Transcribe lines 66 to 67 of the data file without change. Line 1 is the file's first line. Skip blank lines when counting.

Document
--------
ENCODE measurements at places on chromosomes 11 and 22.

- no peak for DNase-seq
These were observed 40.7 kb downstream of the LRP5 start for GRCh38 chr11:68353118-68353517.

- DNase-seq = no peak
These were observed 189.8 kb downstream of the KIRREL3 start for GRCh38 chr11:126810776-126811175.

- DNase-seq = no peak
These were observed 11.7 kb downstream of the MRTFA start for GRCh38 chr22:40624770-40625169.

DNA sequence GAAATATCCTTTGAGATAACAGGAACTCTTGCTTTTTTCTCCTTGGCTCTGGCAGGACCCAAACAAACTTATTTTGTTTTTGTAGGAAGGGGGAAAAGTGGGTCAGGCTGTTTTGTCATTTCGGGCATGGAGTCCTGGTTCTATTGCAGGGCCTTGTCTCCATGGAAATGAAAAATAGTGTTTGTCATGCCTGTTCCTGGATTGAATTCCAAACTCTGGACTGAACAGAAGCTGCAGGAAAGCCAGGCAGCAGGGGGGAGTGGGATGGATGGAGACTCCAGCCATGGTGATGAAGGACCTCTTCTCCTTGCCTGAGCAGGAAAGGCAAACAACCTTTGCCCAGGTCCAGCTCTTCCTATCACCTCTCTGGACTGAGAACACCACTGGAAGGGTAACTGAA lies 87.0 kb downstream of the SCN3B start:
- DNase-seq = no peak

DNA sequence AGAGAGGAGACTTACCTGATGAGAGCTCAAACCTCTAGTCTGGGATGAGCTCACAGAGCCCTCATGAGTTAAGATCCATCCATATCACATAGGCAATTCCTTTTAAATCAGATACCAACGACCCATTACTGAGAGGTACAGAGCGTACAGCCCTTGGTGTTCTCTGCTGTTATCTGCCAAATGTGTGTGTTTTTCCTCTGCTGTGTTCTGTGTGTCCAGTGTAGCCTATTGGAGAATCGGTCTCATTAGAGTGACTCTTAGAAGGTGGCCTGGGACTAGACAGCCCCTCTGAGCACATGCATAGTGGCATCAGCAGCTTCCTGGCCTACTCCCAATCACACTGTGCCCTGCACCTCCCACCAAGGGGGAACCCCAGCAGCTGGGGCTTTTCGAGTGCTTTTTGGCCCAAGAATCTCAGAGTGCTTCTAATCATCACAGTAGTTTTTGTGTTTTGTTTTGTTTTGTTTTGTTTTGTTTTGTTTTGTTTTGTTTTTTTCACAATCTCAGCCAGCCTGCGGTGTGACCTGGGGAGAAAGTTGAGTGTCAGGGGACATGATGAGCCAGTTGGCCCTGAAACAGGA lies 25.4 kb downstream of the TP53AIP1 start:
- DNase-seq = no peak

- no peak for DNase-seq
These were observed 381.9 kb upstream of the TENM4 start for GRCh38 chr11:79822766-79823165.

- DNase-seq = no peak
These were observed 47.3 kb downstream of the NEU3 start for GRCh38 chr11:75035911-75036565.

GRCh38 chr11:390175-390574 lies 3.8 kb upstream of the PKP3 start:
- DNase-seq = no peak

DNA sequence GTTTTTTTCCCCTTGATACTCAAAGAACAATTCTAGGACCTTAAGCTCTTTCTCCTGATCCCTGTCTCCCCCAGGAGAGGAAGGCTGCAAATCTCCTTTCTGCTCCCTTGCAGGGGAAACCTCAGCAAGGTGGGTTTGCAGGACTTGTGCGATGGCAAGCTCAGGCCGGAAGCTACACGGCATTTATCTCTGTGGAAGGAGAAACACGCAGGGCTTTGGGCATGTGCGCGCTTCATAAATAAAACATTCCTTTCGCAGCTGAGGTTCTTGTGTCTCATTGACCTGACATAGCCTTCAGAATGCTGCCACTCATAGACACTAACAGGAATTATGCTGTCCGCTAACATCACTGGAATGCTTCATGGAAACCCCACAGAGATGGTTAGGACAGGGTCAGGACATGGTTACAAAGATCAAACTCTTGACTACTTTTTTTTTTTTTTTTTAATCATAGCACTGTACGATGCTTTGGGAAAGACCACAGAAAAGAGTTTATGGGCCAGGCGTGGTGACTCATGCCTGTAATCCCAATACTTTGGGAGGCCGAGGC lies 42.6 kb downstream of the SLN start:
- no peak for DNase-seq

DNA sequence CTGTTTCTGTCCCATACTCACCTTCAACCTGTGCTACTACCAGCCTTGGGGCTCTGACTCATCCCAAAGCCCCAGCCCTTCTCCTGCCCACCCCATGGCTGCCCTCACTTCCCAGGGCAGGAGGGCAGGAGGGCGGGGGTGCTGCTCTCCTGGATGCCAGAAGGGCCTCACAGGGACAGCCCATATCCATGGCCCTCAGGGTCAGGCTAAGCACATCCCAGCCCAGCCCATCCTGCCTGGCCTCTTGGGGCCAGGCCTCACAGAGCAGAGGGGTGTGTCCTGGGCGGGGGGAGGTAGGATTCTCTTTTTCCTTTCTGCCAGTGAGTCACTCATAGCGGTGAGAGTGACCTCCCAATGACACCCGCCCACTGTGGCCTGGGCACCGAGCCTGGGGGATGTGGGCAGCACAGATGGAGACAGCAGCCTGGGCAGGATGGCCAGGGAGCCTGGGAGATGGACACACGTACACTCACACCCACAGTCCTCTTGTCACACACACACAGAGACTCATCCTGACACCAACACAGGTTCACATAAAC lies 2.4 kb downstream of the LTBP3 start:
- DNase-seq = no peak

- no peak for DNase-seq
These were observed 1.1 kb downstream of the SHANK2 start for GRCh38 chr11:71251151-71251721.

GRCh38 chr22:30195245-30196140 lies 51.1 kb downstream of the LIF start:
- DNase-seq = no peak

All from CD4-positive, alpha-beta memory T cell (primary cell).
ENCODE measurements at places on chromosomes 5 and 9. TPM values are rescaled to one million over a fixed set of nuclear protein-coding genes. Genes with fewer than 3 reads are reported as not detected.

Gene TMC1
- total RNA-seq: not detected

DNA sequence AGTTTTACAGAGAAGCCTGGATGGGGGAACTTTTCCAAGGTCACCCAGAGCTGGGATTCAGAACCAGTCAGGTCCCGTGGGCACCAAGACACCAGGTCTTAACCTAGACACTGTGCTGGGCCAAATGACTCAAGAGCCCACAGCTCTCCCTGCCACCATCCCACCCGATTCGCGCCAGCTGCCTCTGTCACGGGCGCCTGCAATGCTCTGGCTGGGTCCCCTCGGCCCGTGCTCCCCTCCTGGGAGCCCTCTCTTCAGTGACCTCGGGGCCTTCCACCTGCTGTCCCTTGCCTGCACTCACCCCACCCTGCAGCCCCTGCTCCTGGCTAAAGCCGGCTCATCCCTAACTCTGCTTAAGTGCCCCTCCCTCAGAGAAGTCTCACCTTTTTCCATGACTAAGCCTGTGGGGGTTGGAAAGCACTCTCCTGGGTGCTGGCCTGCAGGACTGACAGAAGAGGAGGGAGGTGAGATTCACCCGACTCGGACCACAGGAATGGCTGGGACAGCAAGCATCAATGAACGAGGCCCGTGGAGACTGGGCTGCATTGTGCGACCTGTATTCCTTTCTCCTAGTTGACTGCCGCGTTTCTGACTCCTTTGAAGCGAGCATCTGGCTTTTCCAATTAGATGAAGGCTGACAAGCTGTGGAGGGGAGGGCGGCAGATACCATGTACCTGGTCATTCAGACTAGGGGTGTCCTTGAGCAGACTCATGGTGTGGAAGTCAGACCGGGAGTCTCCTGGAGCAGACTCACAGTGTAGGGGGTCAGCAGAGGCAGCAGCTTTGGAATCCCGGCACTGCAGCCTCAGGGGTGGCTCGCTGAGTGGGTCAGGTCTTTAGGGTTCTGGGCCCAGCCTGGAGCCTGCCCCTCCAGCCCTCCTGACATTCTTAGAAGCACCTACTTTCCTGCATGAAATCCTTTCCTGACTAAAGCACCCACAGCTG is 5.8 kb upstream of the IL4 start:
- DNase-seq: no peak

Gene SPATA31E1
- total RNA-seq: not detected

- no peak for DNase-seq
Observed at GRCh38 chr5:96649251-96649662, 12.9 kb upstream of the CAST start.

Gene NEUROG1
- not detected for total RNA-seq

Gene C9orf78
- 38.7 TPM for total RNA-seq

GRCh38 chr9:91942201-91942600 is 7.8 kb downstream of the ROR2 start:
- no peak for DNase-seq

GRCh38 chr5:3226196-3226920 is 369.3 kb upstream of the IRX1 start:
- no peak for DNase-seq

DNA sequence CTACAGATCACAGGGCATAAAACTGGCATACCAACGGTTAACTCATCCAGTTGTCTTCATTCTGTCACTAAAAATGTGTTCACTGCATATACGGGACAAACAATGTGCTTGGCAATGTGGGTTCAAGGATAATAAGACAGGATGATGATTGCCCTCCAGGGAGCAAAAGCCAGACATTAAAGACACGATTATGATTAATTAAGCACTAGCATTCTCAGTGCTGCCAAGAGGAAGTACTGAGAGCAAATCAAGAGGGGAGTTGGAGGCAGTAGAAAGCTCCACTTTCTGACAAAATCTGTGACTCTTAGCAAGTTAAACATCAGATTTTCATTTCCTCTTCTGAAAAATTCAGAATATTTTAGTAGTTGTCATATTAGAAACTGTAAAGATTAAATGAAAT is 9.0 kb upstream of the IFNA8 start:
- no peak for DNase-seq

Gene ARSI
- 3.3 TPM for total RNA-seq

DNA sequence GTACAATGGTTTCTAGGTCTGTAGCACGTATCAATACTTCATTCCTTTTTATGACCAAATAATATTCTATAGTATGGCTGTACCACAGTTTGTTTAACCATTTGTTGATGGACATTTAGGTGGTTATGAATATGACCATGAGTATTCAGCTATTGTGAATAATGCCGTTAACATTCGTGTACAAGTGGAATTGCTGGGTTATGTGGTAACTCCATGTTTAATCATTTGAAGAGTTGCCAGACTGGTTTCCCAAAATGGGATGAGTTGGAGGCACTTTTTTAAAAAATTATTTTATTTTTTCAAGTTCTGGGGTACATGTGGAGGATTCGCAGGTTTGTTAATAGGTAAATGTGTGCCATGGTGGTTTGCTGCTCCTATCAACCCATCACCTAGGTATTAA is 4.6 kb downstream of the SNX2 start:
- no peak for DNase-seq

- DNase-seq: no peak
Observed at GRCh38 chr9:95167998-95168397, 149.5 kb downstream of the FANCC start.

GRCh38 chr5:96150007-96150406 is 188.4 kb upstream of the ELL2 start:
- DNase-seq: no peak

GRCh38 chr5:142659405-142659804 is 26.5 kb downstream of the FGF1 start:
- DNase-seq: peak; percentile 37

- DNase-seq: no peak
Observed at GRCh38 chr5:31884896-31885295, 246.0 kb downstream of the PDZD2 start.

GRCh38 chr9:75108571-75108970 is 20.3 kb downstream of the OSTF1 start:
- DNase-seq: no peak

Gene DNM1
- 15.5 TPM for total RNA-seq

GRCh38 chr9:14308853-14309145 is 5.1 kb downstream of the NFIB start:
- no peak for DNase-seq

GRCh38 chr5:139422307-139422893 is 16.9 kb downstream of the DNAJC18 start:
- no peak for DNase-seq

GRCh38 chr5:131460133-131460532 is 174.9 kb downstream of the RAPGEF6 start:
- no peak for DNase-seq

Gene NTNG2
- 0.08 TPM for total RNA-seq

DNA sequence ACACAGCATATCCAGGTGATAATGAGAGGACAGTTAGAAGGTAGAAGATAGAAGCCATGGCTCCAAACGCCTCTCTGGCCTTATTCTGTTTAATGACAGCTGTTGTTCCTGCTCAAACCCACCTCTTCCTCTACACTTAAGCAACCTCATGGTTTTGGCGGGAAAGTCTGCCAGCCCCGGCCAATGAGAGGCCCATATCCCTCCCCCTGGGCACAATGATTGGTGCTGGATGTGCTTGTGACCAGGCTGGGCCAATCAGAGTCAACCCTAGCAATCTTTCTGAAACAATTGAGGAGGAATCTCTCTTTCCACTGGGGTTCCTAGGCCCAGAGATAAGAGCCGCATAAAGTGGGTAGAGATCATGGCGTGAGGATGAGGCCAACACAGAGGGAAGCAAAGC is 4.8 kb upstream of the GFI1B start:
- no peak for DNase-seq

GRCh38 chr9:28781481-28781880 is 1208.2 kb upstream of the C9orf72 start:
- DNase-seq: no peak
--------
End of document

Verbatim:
GRCh38 chr5:131460133-131460532 is 174.9 kb downstream of the RAPGEF6 start:
- no peak for DNase-seq